The set is comprised of three decks: an electricity-themed Pikachu deck, a fire-themed Charizard deck, and a psychic-themed Mewtwo deck. The first two are each accompanied by a rule booklet which walks players through the opening turns of a game, so they simply need to lay out the cards as instructed and follow the tutorial. Along the way, they are shown the basics by the actions they’re instructed to take, and by the actions the enemy takes against them.
The tutorial battle isn’t simply a mirror match, which is a nice touch, and employs some modified rules to make things easier to digest. After a couple turns players are turned loose to finish the demo game on their own. By this point cards will have been shuffled and the Charizard player seems to have a slight upper hand, but it’s still anyone’s game.
The guided game is a fairly effective introduction to the concepts. I walked my daughter through the demo and by its end she was grasping the rules despite not reading on her own yet. She was even able to turn the tables against my Charizard deck and felt exhilarated by her victory.
Each of the starter decks’ cards is numbered 1-60, to aid in the guided portion. From a parent’s perspective, I really appreciated this little detail, in case I need to walk her through the tutorials again. The guided portion of the set does an efficient job of laying down the groundwork, overall, and the decks themselves show off a variety of Pokémon and various card effects without getting too complicated.
The next recommended step is to shuffle the decks instead to shake things up, and then move on to the Mewtwo deck and its advanced rulebook. This third deck takes things up a notch but is still very beginner-oriented, easing players into deeper waters. Granted, this leaves the second player to either reuse one of the simpler decks or use another from outside the set; a second advanced deck would have been handy, but probably at the cost of the Battle Academy’s economical price.
The advanced rulebook is where the training wheels come off a little prematurely. It lays out the process of setting up a proper game, and then turns into a glossary of rule terminology. All the information a player needs is there, but not laid out as efficiently. For instance, weakness, resistance, and special conditions are found in the glossary, but they’re pretty fundamental concepts and players could benefit from a guided walkthrough on them.
Battle Academy also includes a set of damage counter tokens, GX tokens, and a coin for cards with heads-or-tails mechanics, but one of its best additions is the game board. Unfolding like your typical Monopoly board, this sturdy playmat shows both players where to place their various cards and highlights some card attributes. It may not be as flashy as other soft mats, but it should be a handy reference for players as they go on to play with decks outside this package.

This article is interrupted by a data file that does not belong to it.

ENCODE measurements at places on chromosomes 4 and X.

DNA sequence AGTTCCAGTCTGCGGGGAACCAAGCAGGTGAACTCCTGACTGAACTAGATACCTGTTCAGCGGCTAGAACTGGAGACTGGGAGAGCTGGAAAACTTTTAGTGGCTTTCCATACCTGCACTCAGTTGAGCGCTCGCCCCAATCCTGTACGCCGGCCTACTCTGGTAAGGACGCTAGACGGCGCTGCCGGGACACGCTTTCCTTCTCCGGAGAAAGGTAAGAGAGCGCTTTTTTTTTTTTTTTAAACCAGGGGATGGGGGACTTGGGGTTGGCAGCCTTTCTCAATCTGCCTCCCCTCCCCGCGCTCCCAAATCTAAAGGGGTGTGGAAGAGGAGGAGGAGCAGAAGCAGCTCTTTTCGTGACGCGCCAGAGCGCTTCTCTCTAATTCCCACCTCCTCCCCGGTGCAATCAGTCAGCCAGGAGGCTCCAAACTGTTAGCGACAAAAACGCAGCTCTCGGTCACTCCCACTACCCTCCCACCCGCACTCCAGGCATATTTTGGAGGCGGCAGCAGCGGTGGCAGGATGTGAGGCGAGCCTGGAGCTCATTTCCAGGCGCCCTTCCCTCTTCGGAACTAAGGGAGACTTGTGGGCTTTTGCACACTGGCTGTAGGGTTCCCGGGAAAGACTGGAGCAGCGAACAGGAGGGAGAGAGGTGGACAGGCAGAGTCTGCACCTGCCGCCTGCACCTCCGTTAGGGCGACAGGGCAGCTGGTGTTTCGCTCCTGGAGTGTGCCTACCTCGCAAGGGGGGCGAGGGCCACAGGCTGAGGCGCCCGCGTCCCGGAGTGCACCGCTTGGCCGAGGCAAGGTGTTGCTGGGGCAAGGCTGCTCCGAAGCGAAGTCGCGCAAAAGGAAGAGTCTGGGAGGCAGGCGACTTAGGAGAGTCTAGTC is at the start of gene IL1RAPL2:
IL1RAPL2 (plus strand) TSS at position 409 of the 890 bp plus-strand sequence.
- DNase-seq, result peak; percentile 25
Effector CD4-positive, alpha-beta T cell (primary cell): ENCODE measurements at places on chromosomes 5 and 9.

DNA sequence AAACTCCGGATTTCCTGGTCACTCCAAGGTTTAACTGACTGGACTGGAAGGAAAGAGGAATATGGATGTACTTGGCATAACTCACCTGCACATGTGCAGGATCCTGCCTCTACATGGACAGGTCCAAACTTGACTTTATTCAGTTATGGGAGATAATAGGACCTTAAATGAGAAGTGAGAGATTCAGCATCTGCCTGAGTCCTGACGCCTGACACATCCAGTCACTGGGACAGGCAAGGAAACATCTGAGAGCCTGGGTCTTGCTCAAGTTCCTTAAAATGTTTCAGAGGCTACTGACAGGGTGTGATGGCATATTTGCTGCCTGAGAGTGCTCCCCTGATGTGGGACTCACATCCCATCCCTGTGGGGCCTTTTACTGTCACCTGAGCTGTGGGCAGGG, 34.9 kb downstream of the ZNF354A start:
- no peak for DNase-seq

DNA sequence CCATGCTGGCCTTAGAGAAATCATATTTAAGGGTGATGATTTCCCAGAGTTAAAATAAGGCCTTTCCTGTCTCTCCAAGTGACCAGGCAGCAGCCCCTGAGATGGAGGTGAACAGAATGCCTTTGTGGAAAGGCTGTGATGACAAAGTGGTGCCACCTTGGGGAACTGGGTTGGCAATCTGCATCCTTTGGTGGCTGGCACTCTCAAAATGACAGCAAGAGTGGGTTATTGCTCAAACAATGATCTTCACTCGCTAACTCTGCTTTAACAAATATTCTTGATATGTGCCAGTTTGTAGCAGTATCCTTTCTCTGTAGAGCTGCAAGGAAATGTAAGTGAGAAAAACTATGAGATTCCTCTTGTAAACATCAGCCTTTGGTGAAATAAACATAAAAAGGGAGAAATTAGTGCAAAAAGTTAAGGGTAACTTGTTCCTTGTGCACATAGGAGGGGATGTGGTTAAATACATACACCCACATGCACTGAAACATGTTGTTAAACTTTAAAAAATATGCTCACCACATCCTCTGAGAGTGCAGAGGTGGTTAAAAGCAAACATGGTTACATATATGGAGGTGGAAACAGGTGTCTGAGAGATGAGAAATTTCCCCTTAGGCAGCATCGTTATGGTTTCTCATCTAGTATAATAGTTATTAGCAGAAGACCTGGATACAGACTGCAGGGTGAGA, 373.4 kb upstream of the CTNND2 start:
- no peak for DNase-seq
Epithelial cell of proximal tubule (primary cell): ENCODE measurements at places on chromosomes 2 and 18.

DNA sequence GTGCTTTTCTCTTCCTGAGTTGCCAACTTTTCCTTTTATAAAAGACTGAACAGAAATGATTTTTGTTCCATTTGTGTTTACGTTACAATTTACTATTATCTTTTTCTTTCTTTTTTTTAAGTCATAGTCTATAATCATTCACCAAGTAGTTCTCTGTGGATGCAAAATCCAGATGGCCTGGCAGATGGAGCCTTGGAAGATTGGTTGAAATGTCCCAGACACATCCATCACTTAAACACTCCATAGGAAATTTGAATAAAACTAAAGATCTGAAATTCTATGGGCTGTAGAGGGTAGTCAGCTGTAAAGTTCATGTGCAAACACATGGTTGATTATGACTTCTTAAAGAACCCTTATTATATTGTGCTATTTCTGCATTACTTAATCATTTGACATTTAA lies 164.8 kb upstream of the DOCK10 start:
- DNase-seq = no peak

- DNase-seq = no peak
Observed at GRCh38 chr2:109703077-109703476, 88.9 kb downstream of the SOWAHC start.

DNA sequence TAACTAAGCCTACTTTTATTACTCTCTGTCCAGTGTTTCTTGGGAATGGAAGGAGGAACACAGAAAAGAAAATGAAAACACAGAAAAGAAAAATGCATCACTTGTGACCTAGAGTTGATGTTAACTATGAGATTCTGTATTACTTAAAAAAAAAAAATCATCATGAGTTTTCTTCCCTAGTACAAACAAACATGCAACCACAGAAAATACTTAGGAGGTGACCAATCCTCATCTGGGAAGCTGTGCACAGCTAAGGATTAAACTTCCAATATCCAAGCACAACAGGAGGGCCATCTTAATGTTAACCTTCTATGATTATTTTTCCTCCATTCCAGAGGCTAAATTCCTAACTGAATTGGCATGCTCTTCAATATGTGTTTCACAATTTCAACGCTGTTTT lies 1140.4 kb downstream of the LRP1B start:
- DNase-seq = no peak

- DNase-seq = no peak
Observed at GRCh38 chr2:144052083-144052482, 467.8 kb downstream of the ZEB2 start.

Granted, players may not have much use for the included decks once they fully understand the game. They are very simple, and geared to the previous generation, so their replay value is inherently limited. However, it can always be kept around to teach younger siblings and cousins, or even adults who want to participate with their kids.
Like other Pokémon TCG products, Battle Academy includes a code card for the digital version of the game, which lets players redeem virtual versions of all three decks. The app is a great next step, allowing players to experiment with a variety of cards and learn to build their own decks, with the computer providing the extra tutelage the physical box missed. It’s an excellent tool in conjunction with physical products, especially as the pandemic winds on and playing in-person at your Friendly Local Game Store is nigh impossible.
Considering it contains three respectable beginner decks with digital codes and a reusable game board, Battle Academy is a very economical foothold for entering the broad world of Pokémon TCG. Theme decks—which tend to be a little more complex mechanically—retail for close to $20. There have been other learn-to-play sets with similar guided philosophies, like the Let’s Play, Pikachu & Eevee set, but this package has an edge with its third deck and other accessories.
Even better, it’s as accessible as advertised, whether players are learning alongside an adult for guidance, teaching themselves, or playing with a friend or sibling. It’s applicable from the youngest possible players to parents who are trying to see what their kids are interested in. As an instructional package, it only really falters in the transition to full play by not walking players through a few additional core concepts.
In fact, the biggest challenge to moving on with the game may simply be locating more physical cards, as the Pokémon Company has struggled to match supply to demand over the past couple years.